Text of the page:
Amphibian Monitoring in the Greater Yellowstone Ecosystem
Despite their naked skins, amphibians are actually hardy animals that survive in a wide variety of climates, including the snowy mountains of the Greater Yellowstone Ecosystem (GYE). Four native species reside in the region, ranging from the valley floors to above 9,000 feet in elevation: the tiger salamander, boreal chorus frog, boreal toad, and Columbia spotted frog. All inhabit terrestrial areas as adults, but depend on wetlands for breeding and egg deposition.
In the 1990s scientists began documenting a global decline in amphibians, and the Cooperative Amphibian Monitoring Project of the Greater Yellowstone Ecosystem was created to understand how these local species were affected. The project, led by NRCC Research Associate, Debra Patla, is designed to answer three main questions:
- Are native amphibian species declining?
- What are the possible underlying causes of any observed declines?
- What further directed research or management actions are warranted?
In order to address these questions, project members monitor potential breeding sites during the period when they may host wetland-dependent larvae (tadpoles), documenting the proportion of sites that are occupied by larvae of each species. This information is thought to provide the best handle for determining the occurrence and persistence of populations over time and across the region. Field crews annually conduct surveys for larvae in wetlands within a set of watershed units distributed across the two Parks. Data obtained by the surveys are then analyzed with statistical methods by Dr. William Gould of New Mexico State University in order to provide occupancy rates and trends, which help managers determine how best to conserve these important species.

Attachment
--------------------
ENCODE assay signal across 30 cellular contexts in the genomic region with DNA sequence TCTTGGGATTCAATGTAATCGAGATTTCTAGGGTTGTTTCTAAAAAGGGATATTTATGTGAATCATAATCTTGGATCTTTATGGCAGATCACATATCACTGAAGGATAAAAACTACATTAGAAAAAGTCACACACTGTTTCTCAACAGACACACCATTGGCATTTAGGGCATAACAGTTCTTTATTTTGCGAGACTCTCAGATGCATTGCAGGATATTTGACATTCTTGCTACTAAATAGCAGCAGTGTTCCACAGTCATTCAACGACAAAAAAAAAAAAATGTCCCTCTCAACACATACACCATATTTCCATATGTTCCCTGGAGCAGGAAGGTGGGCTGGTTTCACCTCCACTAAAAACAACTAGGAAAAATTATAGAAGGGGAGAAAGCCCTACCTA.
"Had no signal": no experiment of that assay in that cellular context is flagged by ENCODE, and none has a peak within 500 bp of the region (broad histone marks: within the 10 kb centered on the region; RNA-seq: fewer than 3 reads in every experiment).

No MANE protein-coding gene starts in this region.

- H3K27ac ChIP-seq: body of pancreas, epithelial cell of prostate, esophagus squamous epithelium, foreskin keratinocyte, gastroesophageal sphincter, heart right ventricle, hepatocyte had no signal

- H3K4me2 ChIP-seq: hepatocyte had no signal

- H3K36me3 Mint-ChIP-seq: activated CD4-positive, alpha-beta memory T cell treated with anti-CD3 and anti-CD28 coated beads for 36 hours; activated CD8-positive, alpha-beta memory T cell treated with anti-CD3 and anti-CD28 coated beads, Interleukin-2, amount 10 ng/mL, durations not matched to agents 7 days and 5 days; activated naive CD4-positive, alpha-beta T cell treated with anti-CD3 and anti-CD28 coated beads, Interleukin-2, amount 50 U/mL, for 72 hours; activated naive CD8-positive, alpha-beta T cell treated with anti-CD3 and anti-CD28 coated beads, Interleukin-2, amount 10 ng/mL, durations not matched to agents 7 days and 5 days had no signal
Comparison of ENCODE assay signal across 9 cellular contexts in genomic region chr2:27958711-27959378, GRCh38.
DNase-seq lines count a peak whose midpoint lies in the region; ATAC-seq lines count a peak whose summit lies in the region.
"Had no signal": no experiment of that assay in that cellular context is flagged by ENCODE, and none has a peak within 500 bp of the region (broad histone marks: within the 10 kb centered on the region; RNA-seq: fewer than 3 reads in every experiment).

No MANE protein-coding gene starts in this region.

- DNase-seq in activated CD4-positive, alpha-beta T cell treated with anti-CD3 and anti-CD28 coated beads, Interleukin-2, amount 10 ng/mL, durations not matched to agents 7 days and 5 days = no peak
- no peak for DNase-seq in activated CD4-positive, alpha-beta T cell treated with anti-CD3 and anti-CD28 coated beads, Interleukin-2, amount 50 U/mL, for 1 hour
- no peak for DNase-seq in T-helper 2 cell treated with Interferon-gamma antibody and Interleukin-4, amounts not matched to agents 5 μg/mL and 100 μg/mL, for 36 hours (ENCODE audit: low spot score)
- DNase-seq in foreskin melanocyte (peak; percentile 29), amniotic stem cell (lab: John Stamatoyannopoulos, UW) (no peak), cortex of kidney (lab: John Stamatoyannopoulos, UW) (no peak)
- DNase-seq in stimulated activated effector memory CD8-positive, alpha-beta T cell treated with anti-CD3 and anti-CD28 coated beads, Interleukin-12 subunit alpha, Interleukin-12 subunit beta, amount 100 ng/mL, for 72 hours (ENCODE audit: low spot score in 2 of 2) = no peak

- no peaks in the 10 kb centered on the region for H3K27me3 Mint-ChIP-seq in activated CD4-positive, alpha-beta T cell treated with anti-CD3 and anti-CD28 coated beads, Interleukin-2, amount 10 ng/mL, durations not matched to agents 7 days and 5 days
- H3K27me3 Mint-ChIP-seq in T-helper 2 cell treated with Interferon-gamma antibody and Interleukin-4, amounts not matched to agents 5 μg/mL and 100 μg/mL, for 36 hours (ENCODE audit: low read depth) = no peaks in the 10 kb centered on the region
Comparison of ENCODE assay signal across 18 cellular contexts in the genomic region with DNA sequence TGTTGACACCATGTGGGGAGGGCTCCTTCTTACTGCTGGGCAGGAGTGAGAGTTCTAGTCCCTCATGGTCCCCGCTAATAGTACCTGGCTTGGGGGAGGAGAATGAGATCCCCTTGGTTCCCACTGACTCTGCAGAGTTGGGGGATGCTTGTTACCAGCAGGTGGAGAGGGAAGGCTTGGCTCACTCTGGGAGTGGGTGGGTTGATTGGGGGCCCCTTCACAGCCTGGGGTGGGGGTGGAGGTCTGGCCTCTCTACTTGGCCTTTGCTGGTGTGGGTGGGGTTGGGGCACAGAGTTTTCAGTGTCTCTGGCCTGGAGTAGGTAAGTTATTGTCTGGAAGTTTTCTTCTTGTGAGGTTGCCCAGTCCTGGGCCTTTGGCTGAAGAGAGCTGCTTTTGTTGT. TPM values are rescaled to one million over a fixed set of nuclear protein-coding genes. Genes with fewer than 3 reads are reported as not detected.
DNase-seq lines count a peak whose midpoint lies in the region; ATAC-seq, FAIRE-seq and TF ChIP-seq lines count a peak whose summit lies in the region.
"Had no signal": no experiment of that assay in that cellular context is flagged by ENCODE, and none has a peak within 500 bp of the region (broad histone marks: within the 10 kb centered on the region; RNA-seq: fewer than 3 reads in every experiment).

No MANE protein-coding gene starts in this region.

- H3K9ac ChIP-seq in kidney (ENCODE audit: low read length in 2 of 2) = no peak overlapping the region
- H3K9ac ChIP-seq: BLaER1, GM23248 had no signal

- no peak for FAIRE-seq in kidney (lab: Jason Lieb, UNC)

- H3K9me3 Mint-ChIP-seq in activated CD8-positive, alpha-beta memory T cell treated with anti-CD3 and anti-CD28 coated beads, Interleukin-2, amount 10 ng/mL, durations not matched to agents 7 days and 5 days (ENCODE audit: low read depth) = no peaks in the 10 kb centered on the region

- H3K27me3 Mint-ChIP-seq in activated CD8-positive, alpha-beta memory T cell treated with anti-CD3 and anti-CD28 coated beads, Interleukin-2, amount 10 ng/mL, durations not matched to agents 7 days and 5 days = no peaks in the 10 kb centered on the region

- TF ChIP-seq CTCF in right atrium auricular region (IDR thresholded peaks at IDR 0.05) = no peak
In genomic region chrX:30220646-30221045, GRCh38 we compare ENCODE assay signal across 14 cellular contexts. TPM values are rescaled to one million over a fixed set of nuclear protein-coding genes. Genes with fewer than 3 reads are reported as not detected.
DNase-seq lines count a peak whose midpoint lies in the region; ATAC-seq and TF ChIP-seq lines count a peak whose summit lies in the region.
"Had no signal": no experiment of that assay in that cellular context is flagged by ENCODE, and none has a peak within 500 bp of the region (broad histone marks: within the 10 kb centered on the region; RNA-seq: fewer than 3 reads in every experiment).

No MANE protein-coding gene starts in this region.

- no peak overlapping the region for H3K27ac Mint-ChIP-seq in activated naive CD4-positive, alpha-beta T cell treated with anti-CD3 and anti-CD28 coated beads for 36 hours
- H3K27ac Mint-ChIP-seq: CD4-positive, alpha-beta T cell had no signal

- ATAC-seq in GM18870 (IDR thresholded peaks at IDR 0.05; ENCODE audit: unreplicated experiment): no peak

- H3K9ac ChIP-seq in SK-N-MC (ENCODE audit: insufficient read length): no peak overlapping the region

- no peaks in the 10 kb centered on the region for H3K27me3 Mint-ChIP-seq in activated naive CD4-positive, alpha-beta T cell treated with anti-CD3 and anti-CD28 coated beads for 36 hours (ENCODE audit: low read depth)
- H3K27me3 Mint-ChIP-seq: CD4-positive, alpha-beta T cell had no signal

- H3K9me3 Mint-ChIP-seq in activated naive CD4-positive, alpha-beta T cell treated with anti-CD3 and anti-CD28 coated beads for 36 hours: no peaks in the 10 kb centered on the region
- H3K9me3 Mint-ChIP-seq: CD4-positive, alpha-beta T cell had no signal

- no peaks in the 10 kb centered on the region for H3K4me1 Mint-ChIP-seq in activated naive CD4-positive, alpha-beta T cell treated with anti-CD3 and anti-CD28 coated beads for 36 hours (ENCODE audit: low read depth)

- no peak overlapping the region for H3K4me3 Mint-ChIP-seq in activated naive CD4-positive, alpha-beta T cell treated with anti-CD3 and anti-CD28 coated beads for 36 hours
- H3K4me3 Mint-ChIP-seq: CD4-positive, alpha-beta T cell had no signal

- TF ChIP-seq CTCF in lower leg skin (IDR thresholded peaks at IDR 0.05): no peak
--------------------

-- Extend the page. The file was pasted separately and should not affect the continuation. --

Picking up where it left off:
The project began as a collaborative effort among the National Park Service’s Inventory and Monitoring Program, USGS’s Amphibian Research and Monitoring Initiative, and Idaho State University. In 2010, NRCC entered a cooperative agreement with National Park Service (NPS), and became a partner in the project. NRCC plays the key role of implementing field work according to the project protocols, accomplished by hiring a field coordinator and seasonal technicians with funds allocated by National Park Service and the U.S. Geological Survey. Other supporters of the project include the Meg and Bert Raynes Wildlife Fund and donors like you.